So following on from my first post about the Sunday Times Ultimate Cookbook, the Sunday Lunch edition, and last weekend’s Quick Eats, this weekend I’m really excited that Brunch and Baking are on the menu.
Being rather late weekend risers, we’re big fans of brunch in this household. Leafing through the recipes (once again, I got a little early sneak peek), I was delighted to see such diverse brunch dishes as classic eggs Benedict from Le Caprice, and fresh and funky fried eggs with radicchio and torn bread from lovely Aussie Bill Granger.
Obviously I’m a huge baking fan, and Mary Berry’s beautiful whole orange spice cake is one that I’ll be bookmarking for some lazy Saturday afternoon baking very shortly. But for me, it had to be a rather amazing recipe by one of my biggest culinary girl crushes, the Sunday Times’ own gorgeous Gizzi Erskine. Gizzi’s millionaire’s shortbread has the clever addition of rosemary in the caramel. The boys initially turned up their noses, but as the caramel bubbled on the stove, and the delicious sweet, herbal scent filled the house, everyone was strangely drawn towards the kitchen to have a taste.
Because I’m lazy, I made the shortbread in the KitchenAid, which took about two seconds (I’ll be using this recipe next time I bake shortbread), but the whole recipe represents everything I love about cooking: pressing soft dough crumbs into the baking tin, melting chocolate and stirring sweet, bubbling caramel. The very best form of kitchen therapy.
The finished article, with its buttery shortbread, thick caramel and crisp chocolate top, is a bit of revelation, with the rosemary adding a rounded edge which is the perfect foil to the sweetness. Deeeelicious.
Get your copy of The Sunday Times Ultimate Cookbook: Brunch & Baking this weekend, the third in a four-part series.
Featuring a selection of the finest recipes of the celebrity chef era, The Ultimate Cookbook is part of The Incredible Edibles Food Series dedicated to food and dining.
The final edition in the series is Dinner Party next Sunday.
Visit thesundaytimes.co.uk to subscribe and to find out more details about exclusive Times+ chef events, hosted at some of the country’s best restaurants.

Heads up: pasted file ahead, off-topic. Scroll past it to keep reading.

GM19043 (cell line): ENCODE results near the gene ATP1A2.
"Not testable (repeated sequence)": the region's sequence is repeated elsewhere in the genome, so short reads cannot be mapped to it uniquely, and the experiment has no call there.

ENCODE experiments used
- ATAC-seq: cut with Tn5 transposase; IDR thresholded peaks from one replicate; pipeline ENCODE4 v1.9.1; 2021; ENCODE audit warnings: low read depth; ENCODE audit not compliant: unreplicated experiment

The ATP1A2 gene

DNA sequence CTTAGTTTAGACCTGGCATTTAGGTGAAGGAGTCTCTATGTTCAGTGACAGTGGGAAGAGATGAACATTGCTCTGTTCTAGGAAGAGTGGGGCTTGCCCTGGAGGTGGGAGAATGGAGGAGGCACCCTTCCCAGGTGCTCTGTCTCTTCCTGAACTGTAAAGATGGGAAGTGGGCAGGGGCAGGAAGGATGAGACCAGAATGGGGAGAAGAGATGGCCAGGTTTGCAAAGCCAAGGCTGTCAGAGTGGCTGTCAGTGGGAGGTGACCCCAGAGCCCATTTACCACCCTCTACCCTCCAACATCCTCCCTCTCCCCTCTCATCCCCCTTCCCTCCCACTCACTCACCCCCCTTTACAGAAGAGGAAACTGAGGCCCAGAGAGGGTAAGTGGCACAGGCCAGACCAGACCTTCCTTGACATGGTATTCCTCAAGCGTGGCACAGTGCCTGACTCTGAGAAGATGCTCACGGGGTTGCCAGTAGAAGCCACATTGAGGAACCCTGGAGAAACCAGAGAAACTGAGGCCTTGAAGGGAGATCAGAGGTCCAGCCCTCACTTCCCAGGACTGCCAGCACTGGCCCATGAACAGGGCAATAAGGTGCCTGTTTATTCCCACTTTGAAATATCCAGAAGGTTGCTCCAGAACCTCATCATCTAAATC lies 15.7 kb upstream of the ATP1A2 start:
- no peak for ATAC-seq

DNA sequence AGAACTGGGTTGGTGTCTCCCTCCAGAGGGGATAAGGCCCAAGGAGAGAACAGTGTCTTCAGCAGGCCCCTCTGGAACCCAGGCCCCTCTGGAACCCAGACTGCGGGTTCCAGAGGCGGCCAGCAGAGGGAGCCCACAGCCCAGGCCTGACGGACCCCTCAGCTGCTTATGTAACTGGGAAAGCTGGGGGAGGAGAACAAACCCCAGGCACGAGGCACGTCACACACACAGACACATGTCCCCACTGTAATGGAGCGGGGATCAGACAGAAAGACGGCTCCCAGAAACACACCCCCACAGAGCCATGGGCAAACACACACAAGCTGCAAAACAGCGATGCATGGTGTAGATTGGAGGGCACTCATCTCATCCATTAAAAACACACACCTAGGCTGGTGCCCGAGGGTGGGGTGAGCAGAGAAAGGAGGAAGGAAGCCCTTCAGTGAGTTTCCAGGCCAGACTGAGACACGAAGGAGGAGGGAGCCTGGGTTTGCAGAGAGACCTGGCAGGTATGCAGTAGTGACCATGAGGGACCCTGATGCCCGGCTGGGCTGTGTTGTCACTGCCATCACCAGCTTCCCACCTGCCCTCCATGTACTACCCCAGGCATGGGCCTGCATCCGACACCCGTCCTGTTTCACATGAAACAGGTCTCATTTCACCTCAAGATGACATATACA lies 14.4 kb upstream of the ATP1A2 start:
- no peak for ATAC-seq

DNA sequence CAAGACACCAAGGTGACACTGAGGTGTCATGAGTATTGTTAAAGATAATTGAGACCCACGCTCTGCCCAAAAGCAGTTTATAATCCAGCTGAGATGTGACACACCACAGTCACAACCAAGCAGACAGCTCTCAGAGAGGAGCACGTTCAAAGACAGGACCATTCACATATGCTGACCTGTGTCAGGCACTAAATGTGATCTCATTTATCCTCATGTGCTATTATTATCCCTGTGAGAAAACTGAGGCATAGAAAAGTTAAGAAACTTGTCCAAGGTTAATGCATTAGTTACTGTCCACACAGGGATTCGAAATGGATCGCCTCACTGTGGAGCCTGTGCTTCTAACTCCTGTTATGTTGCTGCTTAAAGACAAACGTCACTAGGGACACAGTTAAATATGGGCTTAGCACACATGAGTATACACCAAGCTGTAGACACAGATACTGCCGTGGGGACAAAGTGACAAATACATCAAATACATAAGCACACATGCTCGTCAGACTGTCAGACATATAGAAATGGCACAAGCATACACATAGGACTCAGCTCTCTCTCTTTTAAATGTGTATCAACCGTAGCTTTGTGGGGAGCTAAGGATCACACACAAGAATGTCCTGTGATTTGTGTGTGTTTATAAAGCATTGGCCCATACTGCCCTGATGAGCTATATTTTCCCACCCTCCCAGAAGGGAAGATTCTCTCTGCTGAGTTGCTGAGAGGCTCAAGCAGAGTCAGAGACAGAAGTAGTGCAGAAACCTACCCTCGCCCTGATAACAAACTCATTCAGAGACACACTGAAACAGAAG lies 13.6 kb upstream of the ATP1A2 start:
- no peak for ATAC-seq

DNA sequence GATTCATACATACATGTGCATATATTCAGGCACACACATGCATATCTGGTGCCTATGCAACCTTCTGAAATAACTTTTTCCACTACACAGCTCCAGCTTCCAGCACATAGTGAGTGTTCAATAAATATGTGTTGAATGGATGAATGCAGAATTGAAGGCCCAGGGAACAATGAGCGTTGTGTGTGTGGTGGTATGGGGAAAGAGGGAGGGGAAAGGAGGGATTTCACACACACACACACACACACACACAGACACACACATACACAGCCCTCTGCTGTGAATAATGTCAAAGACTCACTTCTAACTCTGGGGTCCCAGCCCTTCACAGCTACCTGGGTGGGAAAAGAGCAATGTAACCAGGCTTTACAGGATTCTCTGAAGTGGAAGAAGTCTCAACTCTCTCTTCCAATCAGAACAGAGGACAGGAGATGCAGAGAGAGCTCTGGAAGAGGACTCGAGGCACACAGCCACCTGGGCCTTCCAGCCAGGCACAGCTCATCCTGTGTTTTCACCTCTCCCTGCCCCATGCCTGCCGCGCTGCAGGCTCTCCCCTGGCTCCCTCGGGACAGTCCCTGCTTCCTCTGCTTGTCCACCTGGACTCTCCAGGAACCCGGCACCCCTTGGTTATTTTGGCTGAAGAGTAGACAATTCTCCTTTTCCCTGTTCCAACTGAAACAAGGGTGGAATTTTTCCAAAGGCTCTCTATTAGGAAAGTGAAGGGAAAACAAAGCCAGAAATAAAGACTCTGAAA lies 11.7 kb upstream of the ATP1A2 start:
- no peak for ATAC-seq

So following on from my first post about the Sunday Times Ultimate Cookbook, the Sunday Lunch edition, this weekend it’s all about fast, fabulous Quick Eats. Once again, I got a little sneaky peak of the recipes and there are some absolute crackers in there. Just because you’re time pressed or busy, it doesn’t mean that you can’t eat well. I was delighted to see Nigella’s wonderful lemon linguine featuring – it’s a family favourite here, often served simply with some peppery watercress salad for a satisfyingly quick supper. We keep grated parmesan in the freezer, which is really convenient and means that we avoid that awful moment when you reach for the block of cheese in the fridge and discover it’s gone a pretty shade of blue.
Yotam Ottolenghi has a delicious Jerusalem artichoke soup – a great choice for a quick and easy meal, this soup contains egg and yoghurt and I’m dying to give it a go. Eventually though, as we love a bit of spice, we decided to cook Ken Hom’s Sichuan prawns in chilli sauce. I couldn’t find any chilli bean sauce locally, so used our favourite spicy chilli sauce. It’s such an easy recipe – the hardest thing is chopping up a couple of cloves of garlic. The sauce is rich, spicy and zingy. I served ours simply with some buttered noodles and fresh green salad. Delicious, healthy, fresh and simple. Who needs ready meals?
Get your copy of The Sunday Times Ultimate Cookbook: Quick Eats this weekend, the second in a four-part series. Featuring a selection of the finest recipes of the celebrity chef era, The Ultimate Cookbook is part of The Incredible Edibles Food Series dedicated to food and dining.
Upcoming editions in the series are Brunch & Baking on Sunday December 1 and Dinner Party on Sunday December 8.
Visit thesundaytimes.co.uk to subscribe and to find out more details about exclusive Times+ chef events, hosted at some of the country’s best restaurants.
Our new rule, when Mr English is home, is to make sure we indulge in a full-on Sunday dinner. What with being on holiday and it being nice weather, we’d kind of got out of the habit, but I’m right back on it now. On Sunday I made a lovely beef brisket with roast potatoes. For dessert, I thought I’d do a rice pudding. I love rice pudding. It’s so easy – just mix it up and bung it in the oven. For those of you who have rice pudding skin haters in the family, I’ve got a little trick with some brown sugar which shuts them right up. Bonus.
You will need:
Small knob of butter
150g short grain pudding rice
3 tbsp caster sugar
1 tsp vanilla extract